Chapter One is titled ‘The Rise and Fall of Ancient Egypt and Denigration of the Blackman. It talks about the first world empire, the Egyptian Empire, and how it ruled the world, and in the process exported its cultural legacies including formal education: schools and writing materials. At that time the blacks enslaved the whites for about 3000 years along the Mediterranean. But, following its invasion by the Asians (Hyksos) from 1730 BCE, the Egyptian Empire fell, and the blacks began to be enslaved by the whites hence the propaganda about the inferiority of the blacks. However, it ends with a sub-heading: ‘Greek Early Writers Admit to their Knowledge Sources from the Blacks.’
Chapter Two is titled ‘Literature, Racial Prejudice, its Meaning, Emergence and Techniques. It defines literature, and how racial prejudice affects its meaning. It explains the emergence of the three literary genres, and discusses their taxonomic qualities.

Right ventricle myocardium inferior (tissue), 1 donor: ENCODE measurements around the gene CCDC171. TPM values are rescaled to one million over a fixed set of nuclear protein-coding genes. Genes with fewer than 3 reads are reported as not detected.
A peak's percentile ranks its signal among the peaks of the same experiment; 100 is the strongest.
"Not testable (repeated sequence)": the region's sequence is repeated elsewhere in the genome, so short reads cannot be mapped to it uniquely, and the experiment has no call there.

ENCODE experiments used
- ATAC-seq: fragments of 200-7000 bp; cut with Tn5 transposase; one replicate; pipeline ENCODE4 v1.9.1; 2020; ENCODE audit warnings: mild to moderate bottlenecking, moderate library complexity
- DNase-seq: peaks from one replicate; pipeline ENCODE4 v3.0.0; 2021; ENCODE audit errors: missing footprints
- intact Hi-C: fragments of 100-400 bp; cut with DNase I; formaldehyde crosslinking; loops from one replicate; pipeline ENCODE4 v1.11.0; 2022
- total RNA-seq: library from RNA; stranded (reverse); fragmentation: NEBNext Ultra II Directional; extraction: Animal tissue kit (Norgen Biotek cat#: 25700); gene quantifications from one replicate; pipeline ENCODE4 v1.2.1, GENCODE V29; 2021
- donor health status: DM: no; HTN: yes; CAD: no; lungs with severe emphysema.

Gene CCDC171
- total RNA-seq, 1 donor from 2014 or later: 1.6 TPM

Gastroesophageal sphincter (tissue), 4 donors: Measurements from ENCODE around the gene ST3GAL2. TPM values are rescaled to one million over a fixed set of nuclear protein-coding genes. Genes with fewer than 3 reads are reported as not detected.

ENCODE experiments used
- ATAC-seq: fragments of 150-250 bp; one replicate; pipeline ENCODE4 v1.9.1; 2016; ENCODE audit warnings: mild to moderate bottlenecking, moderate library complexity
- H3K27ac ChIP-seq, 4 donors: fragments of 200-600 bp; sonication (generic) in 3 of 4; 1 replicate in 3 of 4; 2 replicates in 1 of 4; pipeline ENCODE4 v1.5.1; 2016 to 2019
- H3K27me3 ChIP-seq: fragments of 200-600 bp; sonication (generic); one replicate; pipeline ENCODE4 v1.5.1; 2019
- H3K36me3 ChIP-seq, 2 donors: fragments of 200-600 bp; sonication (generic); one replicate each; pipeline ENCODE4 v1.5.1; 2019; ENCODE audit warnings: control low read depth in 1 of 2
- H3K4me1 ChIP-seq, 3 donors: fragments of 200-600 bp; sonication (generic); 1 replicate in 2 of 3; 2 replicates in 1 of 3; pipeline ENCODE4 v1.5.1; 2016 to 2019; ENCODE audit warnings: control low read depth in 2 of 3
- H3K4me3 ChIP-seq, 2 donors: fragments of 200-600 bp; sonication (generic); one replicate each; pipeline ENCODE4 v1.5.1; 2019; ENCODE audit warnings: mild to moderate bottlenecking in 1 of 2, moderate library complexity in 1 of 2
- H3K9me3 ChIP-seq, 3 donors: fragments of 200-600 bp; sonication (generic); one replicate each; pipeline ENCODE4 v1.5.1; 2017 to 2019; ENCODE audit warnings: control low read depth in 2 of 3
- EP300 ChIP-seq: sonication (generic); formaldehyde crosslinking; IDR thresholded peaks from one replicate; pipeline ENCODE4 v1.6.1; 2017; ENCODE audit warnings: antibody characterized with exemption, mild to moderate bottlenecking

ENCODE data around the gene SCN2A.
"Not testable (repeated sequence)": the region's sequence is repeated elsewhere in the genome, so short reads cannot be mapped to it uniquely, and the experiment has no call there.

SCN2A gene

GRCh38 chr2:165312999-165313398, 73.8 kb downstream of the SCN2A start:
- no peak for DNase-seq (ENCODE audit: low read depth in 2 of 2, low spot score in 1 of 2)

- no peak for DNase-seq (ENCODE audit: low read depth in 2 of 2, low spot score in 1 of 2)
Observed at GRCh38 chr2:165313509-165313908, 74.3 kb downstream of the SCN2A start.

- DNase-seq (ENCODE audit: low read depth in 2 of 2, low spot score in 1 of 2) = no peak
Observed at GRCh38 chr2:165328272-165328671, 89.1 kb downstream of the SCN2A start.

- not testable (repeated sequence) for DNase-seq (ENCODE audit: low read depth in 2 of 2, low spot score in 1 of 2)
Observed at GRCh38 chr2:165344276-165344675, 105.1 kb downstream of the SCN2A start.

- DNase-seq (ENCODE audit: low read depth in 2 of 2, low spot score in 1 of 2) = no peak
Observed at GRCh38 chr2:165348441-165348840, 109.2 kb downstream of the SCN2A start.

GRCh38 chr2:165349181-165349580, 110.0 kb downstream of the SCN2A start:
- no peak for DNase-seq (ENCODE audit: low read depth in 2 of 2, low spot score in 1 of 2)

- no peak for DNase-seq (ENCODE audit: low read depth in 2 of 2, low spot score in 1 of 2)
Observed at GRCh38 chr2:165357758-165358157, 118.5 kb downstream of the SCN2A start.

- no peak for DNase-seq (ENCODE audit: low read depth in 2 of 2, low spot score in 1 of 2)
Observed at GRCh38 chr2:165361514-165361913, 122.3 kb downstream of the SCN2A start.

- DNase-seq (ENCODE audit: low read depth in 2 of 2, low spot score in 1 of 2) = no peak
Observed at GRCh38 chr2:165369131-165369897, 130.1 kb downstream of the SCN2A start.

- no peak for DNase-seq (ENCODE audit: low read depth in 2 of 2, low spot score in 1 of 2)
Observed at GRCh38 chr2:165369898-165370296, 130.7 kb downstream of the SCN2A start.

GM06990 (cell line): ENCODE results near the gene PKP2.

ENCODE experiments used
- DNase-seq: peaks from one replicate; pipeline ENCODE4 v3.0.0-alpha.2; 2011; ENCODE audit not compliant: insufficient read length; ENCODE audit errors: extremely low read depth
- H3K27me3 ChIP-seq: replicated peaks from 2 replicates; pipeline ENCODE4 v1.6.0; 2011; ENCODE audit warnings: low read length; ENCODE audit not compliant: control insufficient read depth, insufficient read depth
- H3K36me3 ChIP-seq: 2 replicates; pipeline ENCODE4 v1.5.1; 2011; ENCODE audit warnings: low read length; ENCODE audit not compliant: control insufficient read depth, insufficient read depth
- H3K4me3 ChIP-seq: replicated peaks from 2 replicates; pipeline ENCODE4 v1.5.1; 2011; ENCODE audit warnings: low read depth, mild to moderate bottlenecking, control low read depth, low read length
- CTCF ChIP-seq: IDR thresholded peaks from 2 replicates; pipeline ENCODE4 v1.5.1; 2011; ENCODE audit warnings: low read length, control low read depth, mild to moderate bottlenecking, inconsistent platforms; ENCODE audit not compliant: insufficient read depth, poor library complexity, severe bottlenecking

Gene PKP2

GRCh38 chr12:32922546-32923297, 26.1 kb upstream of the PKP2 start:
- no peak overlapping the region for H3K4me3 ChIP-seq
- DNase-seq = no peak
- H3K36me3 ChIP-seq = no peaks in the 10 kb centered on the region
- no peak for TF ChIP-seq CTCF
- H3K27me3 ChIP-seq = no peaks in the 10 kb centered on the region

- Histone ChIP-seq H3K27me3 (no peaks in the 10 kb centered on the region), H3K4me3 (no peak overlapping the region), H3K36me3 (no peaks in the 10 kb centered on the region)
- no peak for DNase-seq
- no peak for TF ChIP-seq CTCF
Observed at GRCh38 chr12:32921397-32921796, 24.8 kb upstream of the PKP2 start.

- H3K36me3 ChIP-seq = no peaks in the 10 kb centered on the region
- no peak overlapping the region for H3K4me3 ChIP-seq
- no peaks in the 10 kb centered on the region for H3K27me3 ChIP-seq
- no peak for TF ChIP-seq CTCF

Chapter Three is titled ‘The Emergence of Writing and Written Literature,’ and discusses types of writing from the hieroglyphic to alphabetic; addresses the debates between the Egyptian ‘hieroglyphs’ and Sumerian ‘cuneiform,’ as to which emerged first with dates, and the widespread tradition of writing in Africa before the Eurasians came.
Chapter Four is titled ‘The Pioneering Literary Status of Ancient Egypt’ talks about how ancient Egypt pioneered written poetry, the novel, written drama, the earliest scriptures, with schools up to university level, exported writing to Eurasia, impacted Greek education, influenced Greco-Roman literature and its mythology birthed Greco-Roman mythology.
Chapter Five is titled ‘Ancient Egypt Influenced Early Greek Writers,’ and explains the ancient Egyptian literary influence on Hesiod, Homer, Aeschylus, Sophocles, Socrates, Plato and Aristotle. It ends with the sub-heading, ‘Adaptation of European Fiction by African Academics.’ The adaptation of Greek or French literary works by Femi Osofisan, Wole Soyinka, Iyorwuese Hagher, Ola Rotimi, etc is shown to be not a sign of inferiority complex because European authors had extracted materials from ancient Egyptian sources. Examples are given.